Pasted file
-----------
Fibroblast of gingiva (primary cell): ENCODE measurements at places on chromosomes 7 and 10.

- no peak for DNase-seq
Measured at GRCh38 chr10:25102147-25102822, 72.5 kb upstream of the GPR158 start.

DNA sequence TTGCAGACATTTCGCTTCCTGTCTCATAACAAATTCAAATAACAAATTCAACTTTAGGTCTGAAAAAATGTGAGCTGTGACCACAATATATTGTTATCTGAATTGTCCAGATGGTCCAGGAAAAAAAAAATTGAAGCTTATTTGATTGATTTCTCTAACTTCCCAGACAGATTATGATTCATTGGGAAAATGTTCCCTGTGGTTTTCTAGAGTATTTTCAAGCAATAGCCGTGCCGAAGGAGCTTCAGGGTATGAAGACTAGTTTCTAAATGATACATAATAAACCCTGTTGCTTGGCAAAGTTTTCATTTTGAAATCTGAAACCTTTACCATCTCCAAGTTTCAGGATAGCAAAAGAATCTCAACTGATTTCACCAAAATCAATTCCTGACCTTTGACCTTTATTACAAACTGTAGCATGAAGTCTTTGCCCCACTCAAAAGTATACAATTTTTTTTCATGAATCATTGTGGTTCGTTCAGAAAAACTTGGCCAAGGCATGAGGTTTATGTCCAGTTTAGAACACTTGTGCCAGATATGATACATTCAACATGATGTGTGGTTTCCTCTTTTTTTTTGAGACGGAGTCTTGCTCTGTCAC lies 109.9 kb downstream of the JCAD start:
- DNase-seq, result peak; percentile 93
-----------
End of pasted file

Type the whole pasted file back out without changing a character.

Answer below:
Fibroblast of gingiva (primary cell): ENCODE measurements at places on chromosomes 7 and 10.

- no peak for DNase-seq
Measured at GRCh38 chr10:25102147-25102822, 72.5 kb upstream of the GPR158 start.

DNA sequence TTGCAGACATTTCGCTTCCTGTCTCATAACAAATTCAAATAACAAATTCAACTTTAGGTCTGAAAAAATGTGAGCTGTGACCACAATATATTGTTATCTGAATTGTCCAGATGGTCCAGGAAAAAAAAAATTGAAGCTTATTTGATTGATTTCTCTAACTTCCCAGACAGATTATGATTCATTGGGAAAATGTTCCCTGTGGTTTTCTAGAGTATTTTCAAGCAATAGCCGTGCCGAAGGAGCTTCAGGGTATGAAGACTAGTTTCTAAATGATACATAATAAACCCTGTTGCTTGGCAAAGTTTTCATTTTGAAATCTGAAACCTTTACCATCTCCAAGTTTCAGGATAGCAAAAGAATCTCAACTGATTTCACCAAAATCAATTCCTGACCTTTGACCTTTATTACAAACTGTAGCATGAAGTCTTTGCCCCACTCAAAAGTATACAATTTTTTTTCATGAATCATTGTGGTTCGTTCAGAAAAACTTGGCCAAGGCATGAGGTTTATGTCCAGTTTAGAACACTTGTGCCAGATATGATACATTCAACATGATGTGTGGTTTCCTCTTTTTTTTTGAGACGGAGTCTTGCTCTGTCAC lies 109.9 kb downstream of the JCAD start:
- DNase-seq, result peak; percentile 93